There I was in the cell phone store, trying to switch carriers when a man walked in. Because I had the attention of the only employee in the store, the man was forced to wait his turn. About three minutes into his waiting, I was about to suggest that he could go ahead of me, but then he said, “What is up today? I’ve had to wait everywhere I’ve gone.”

Waiting exposes our impatience.

My daughter is leaving home for college this fall. The other day we were chatting about all the preparations when she said, “Sometimes I wish I could just go now.” That’s because there’s so much to accomplish before she leaves that it’d be nice for that to all be behind her.

Waiting exposes our restlessness.

About 16 years ago, I went to the doctor for a prenatal appointment. The doctor couldn’t hear the baby’s heartbeat so she scheduled an ultrasound appointment for that afternoon. About five hours later, the machine detected what the stethoscope couldn’t. 

Waiting exposes our fears.

You probably have your own examples. Waiting for the results from the blood test, waiting to see if the infertility treatment worked, waiting for word on your job application, waiting for the other person to come around, waiting to see if the offer was accepted, waiting to graduate.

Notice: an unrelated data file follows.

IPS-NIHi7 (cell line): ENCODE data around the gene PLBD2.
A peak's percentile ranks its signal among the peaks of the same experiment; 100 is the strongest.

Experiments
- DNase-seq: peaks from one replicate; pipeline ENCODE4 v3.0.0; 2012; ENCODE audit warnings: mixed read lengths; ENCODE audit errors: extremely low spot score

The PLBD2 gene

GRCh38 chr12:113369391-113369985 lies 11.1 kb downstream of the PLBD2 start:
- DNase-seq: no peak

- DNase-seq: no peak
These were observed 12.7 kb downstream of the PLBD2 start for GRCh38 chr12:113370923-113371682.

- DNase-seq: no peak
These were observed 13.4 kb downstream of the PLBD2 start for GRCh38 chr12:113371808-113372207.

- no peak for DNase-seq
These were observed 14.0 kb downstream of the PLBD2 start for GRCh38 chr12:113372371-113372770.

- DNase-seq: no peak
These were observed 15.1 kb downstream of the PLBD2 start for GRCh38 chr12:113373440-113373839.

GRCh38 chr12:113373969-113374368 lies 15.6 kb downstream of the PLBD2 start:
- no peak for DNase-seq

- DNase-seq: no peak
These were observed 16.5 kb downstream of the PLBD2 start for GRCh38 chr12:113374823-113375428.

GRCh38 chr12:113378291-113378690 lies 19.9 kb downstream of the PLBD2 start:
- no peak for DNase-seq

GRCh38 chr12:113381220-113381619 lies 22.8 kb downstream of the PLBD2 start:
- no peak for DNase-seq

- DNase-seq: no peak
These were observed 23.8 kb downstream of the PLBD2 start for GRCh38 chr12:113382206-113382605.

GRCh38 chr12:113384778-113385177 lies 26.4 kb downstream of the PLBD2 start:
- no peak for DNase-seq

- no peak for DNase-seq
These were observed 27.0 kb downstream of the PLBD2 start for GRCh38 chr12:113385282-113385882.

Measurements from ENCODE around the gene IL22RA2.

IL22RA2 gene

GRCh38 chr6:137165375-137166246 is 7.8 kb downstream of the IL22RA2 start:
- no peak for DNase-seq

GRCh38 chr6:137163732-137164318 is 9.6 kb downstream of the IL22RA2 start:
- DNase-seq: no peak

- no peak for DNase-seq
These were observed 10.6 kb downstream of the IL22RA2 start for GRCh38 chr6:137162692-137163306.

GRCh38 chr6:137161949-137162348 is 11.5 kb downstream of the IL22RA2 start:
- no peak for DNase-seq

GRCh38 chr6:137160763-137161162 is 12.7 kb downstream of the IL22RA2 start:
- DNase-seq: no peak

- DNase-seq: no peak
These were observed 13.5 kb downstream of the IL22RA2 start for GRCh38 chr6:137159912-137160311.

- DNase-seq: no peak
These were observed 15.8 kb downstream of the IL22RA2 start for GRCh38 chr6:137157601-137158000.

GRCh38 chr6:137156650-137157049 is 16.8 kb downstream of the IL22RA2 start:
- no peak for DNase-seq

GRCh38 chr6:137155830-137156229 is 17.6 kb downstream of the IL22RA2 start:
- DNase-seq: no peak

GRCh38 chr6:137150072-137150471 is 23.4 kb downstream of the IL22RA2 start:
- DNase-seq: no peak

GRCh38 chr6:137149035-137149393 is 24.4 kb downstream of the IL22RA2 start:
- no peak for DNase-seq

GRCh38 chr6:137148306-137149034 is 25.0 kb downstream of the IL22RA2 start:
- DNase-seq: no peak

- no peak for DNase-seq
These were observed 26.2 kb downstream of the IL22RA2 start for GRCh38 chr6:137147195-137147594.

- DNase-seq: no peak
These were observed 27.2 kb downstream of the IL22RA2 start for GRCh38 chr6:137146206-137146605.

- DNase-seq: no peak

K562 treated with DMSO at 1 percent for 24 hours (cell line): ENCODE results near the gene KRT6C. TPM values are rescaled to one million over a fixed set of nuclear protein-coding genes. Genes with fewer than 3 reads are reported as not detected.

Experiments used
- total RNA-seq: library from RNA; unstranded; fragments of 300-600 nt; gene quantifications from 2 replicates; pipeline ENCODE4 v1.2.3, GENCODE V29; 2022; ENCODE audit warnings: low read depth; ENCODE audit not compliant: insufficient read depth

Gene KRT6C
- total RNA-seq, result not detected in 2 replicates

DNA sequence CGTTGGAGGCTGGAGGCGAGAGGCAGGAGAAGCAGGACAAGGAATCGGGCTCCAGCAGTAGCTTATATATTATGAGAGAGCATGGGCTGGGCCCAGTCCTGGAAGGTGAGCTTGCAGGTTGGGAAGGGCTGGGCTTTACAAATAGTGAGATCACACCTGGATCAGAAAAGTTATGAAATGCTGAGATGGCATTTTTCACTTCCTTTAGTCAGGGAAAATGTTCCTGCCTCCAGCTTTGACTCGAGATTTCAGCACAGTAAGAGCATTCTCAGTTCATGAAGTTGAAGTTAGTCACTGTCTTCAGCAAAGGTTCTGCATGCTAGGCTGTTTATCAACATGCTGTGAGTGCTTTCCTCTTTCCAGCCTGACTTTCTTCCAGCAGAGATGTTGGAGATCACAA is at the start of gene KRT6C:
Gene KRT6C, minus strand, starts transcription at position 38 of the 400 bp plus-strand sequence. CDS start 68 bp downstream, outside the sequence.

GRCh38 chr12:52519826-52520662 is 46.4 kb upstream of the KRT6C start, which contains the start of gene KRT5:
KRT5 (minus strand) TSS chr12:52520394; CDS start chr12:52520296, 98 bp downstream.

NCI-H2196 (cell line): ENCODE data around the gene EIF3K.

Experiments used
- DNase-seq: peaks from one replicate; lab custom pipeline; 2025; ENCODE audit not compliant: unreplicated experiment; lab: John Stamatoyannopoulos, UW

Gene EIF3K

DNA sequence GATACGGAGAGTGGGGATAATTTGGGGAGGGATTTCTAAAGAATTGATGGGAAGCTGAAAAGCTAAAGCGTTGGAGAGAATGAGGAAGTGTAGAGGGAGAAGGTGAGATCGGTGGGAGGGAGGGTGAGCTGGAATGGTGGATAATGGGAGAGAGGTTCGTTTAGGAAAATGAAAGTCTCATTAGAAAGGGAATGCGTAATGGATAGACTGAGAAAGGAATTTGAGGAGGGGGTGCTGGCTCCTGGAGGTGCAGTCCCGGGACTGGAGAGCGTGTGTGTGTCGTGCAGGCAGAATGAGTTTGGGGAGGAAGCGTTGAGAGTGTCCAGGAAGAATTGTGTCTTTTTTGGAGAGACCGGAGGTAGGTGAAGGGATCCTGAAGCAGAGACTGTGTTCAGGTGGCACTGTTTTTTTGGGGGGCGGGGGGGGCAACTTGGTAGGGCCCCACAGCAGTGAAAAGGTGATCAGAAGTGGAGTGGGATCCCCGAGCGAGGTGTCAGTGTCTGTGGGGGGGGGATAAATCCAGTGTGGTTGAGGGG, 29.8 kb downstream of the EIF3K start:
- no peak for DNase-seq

We’re so used to Amazon Prime shipping and quick answers from Google that we’ve lost many opportunities to build our waiting muscles. So when we’re called upon to wait, it reminds us that we really aren’t in control. The fears that come from those moments, from not knowing how things will turn out, expose that we still have room to grow in our trust for God’s good plan in our lives. It’s almost as if we know God’s promises but struggle to believe the promises that he is with us, that he loves us, that he cares for us, that we can trust him. 

Even people who are considered “heroes of faith” had to wait. Abraham was promised that Sarah would have a baby. He waited 25 years for that to come true. Jacob worked a total of 14 years for the right to marry Rachel. (That’s a convoluted story. You can read about it in Genesis 29.) Moses was 80 years old when God called him to deliver his people. David spent 14 years waiting to become king of Israel. 

Whatever you’re waiting for right now, maybe you just need to hear what God promised his people through a prophet named Habakkuk: “Look at the nations and watch—and be utterly amazed. For I am going to do something in your days that you would not believe, even if you were told” (1:5).

Waiting is a reminder that, while we often want to rush the ending, God is patient, working out the details of the plans he has for us, which are far better than what we can even ask for or imagine.

I’d love to hear about the times God has let you wait—and what lessons you’ve learned from those moments.


Linda Buxa is a writer and editor who ultimately let the guy in the cell phone store jump in and pay his bill—while she waited.



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